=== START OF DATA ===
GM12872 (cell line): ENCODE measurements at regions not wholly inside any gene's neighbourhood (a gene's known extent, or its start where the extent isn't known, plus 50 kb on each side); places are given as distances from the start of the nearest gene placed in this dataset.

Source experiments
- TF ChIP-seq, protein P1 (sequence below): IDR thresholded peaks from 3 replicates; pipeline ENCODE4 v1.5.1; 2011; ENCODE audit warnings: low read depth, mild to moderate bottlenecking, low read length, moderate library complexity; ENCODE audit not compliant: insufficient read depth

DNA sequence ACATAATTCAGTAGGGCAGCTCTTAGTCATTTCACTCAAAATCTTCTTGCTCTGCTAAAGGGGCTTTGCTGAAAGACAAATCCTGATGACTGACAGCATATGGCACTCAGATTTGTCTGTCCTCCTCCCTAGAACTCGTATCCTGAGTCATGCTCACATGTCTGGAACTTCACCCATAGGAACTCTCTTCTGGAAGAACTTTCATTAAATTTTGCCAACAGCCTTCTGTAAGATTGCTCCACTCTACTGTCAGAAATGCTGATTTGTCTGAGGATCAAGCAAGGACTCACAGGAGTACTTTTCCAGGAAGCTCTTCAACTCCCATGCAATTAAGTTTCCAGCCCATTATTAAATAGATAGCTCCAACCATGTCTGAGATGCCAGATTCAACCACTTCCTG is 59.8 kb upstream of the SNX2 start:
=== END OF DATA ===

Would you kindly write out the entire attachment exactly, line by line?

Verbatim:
GM12872 (cell line): ENCODE measurements at regions not wholly inside any gene's neighbourhood (a gene's known extent, or its start where the extent isn't known, plus 50 kb on each side); places are given as distances from the start of the nearest gene placed in this dataset.

Source experiments
- TF ChIP-seq, protein P1 (sequence below): IDR thresholded peaks from 3 replicates; pipeline ENCODE4 v1.5.1; 2011; ENCODE audit warnings: low read depth, mild to moderate bottlenecking, low read length, moderate library complexity; ENCODE audit not compliant: insufficient read depth

DNA sequence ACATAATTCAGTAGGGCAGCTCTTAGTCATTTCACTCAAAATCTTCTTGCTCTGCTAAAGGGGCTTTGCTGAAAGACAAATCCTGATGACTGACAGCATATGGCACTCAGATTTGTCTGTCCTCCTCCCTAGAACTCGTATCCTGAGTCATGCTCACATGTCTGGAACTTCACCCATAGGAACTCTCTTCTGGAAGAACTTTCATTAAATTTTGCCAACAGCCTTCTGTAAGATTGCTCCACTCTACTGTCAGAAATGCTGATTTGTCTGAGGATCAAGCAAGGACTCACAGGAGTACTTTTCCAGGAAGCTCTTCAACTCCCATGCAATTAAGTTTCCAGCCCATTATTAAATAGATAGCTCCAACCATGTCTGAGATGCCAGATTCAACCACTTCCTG is 59.8 kb upstream of the SNX2 start: